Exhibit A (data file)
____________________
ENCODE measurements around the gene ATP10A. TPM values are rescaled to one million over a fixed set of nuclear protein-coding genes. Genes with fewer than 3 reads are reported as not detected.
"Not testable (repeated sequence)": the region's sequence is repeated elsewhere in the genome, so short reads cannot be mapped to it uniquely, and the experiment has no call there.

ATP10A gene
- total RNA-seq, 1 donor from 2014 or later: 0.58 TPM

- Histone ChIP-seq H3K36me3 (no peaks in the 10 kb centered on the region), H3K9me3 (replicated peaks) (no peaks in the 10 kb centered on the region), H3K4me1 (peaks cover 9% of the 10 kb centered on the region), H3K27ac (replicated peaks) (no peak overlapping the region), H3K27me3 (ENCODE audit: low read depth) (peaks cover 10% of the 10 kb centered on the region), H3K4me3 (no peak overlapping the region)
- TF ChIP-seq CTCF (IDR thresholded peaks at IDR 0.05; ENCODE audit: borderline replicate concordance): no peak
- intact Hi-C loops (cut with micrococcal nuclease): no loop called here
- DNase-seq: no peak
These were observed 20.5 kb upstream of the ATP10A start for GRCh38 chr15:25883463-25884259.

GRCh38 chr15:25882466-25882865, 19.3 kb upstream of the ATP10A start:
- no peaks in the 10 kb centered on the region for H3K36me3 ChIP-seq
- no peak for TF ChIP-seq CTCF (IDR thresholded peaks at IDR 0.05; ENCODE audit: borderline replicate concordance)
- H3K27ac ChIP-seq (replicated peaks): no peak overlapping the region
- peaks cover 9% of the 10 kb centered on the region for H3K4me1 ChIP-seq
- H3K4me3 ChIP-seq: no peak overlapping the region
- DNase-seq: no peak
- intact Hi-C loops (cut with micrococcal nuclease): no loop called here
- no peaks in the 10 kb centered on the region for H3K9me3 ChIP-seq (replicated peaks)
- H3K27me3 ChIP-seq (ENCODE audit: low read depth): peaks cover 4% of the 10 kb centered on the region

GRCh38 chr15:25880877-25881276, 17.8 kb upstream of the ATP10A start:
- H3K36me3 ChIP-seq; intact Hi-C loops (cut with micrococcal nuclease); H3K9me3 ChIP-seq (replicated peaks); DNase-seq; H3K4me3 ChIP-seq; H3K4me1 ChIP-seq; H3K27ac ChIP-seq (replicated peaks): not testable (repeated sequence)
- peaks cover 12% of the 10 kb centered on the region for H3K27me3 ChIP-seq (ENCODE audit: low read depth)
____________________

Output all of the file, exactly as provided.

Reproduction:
ENCODE measurements around the gene ATP10A. TPM values are rescaled to one million over a fixed set of nuclear protein-coding genes. Genes with fewer than 3 reads are reported as not detected.
"Not testable (repeated sequence)": the region's sequence is repeated elsewhere in the genome, so short reads cannot be mapped to it uniquely, and the experiment has no call there.

ATP10A gene
- total RNA-seq, 1 donor from 2014 or later: 0.58 TPM

- Histone ChIP-seq H3K36me3 (no peaks in the 10 kb centered on the region), H3K9me3 (replicated peaks) (no peaks in the 10 kb centered on the region), H3K4me1 (peaks cover 9% of the 10 kb centered on the region), H3K27ac (replicated peaks) (no peak overlapping the region), H3K27me3 (ENCODE audit: low read depth) (peaks cover 10% of the 10 kb centered on the region), H3K4me3 (no peak overlapping the region)
- TF ChIP-seq CTCF (IDR thresholded peaks at IDR 0.05; ENCODE audit: borderline replicate concordance): no peak
- intact Hi-C loops (cut with micrococcal nuclease): no loop called here
- DNase-seq: no peak
These were observed 20.5 kb upstream of the ATP10A start for GRCh38 chr15:25883463-25884259.

GRCh38 chr15:25882466-25882865, 19.3 kb upstream of the ATP10A start:
- no peaks in the 10 kb centered on the region for H3K36me3 ChIP-seq
- no peak for TF ChIP-seq CTCF (IDR thresholded peaks at IDR 0.05; ENCODE audit: borderline replicate concordance)
- H3K27ac ChIP-seq (replicated peaks): no peak overlapping the region
- peaks cover 9% of the 10 kb centered on the region for H3K4me1 ChIP-seq
- H3K4me3 ChIP-seq: no peak overlapping the region
- DNase-seq: no peak
- intact Hi-C loops (cut with micrococcal nuclease): no loop called here
- no peaks in the 10 kb centered on the region for H3K9me3 ChIP-seq (replicated peaks)
- H3K27me3 ChIP-seq (ENCODE audit: low read depth): peaks cover 4% of the 10 kb centered on the region

GRCh38 chr15:25880877-25881276, 17.8 kb upstream of the ATP10A start:
- H3K36me3 ChIP-seq; intact Hi-C loops (cut with micrococcal nuclease); H3K9me3 ChIP-seq (replicated peaks); DNase-seq; H3K4me3 ChIP-seq; H3K4me1 ChIP-seq; H3K27ac ChIP-seq (replicated peaks): not testable (repeated sequence)
- peaks cover 12% of the 10 kb centered on the region for H3K27me3 ChIP-seq (ENCODE audit: low read depth)